In brief - Supreme Court decision in Sprayworx v Homag provides further guidance

The Supreme Court of NSW recently held that privilege in a communication will not be waived or lost if the communication has not influenced the content of an expert witness's final report.

Communications between expert witnesses and their instructing solicitors

In New South Wales, communications between an expert witness and their instructing solicitors are, as a general rule, not discoverable on the grounds of privilege. However there are significant exceptions to that rule. 
The Supreme Court has recently given some further guidance on this difficult subject. In a recent case, Sprayworx Pty Ltd v Homag Pty Ltd [2014] NSWSC 833, the court decided that privilege in a communication will not be waived or lost if the communication has not influenced the content of the expert's final report, or may have influenced it but in relation only to form or peripheral matters. 
In determining the issue, the court inspected the communications to gauge whether, and to what extent, the report was influenced. Note that very different rules apply in other jurisdictions. 

Proceedings for supply of allegedly defective sanding machine

On 8 July 2006, Mr Nelson Pinto and Mr George Kanios of Sprayworx Pty Ltd entered into a contract with Homag Australia to purchase a Buetfering Optimat SCO313/QCH Diamond Wide Belt Sanding Machine ("Machine") for $223,600 plus GST. 
Sprayworx commenced proceedings in the Supreme Court of NSW, alleging that Homag supplied it with a defective Machine and seeking damages. Sprayworx's case is supported by the expert reports of Professor Farhad Shafaghi, engineer, dated 15 July 2013 and Mr Chris Katehos, forensic accountant, dated 24 July 2013.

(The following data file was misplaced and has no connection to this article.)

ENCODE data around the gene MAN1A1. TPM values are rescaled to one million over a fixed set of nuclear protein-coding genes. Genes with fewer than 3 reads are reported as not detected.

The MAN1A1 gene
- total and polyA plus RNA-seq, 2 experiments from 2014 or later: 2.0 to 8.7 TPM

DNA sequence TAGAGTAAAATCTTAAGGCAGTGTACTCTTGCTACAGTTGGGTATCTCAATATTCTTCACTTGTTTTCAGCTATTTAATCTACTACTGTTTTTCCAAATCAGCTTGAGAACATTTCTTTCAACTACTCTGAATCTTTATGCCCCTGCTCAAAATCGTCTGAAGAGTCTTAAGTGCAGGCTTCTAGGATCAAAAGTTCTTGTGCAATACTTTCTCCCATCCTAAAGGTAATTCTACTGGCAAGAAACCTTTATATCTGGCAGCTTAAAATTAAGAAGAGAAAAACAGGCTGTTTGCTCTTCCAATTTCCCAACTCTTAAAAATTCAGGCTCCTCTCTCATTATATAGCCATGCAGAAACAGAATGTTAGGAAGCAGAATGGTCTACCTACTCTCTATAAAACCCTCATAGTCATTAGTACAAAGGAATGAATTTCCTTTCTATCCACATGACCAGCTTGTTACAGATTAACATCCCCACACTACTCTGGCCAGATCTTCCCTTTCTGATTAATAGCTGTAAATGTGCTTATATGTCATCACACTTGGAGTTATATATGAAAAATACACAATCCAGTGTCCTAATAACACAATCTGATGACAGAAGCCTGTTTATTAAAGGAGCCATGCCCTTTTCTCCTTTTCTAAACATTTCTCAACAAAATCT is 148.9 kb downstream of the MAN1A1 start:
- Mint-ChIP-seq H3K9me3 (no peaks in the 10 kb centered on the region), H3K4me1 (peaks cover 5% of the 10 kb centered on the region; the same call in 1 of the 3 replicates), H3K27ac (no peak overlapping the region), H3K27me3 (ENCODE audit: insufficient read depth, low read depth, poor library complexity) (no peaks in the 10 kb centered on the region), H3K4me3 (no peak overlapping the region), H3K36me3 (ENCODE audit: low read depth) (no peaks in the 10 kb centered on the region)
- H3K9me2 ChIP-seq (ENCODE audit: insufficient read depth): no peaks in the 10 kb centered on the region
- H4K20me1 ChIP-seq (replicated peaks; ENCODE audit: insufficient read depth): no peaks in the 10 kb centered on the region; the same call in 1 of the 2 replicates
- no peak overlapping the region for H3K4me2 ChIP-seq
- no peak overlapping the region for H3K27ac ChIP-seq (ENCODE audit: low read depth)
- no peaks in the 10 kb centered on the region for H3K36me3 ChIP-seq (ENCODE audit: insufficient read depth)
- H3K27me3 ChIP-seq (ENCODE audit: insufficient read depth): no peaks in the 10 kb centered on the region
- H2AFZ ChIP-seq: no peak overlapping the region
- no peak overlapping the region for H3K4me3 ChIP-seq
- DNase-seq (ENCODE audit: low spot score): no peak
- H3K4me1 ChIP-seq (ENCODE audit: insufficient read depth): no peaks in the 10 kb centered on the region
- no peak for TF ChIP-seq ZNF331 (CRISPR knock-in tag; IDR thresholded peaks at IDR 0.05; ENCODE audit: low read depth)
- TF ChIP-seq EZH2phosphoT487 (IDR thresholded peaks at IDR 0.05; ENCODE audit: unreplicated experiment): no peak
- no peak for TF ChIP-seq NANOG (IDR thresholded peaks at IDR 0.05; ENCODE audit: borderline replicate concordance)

Homag denies liability and alleges that Sprayworx's employees did not operate the Machine properly. 

Notice to produce expert drafts and communications with instructing solicitors

On 25 November 2013, Homag served a notice to produce ("Notice") on Sprayworx, Mr Pinto and Mr Kanios seeking documents in four broad categories. Categories 1 and 2 sought draft reports prepared by Sprayworx's experts and categories 3 and 4 sought communications between the two experts and Sprayworx or their solicitors.

List of privileged documents provided in response to Notice

In response to Homag's Notice, Sprayworx served a list of documents outlining the documents that Sprayworx did not intend to produce on the grounds of privilege. 
Homag accepted that the documents it sought were the subject of client legal privilege, that is, the documents had been produced for the dominant purpose of providing legal services to Sprayworx which, pursuant to the Evidence Act 1995 (NSW), is not required to be given to the other party in the proceedings. However, Homag argued that, amongst other things, Sprayworx had waived its client legal privilege because the documents had been used in such a way that it could be said to have influenced the content of the expert reports.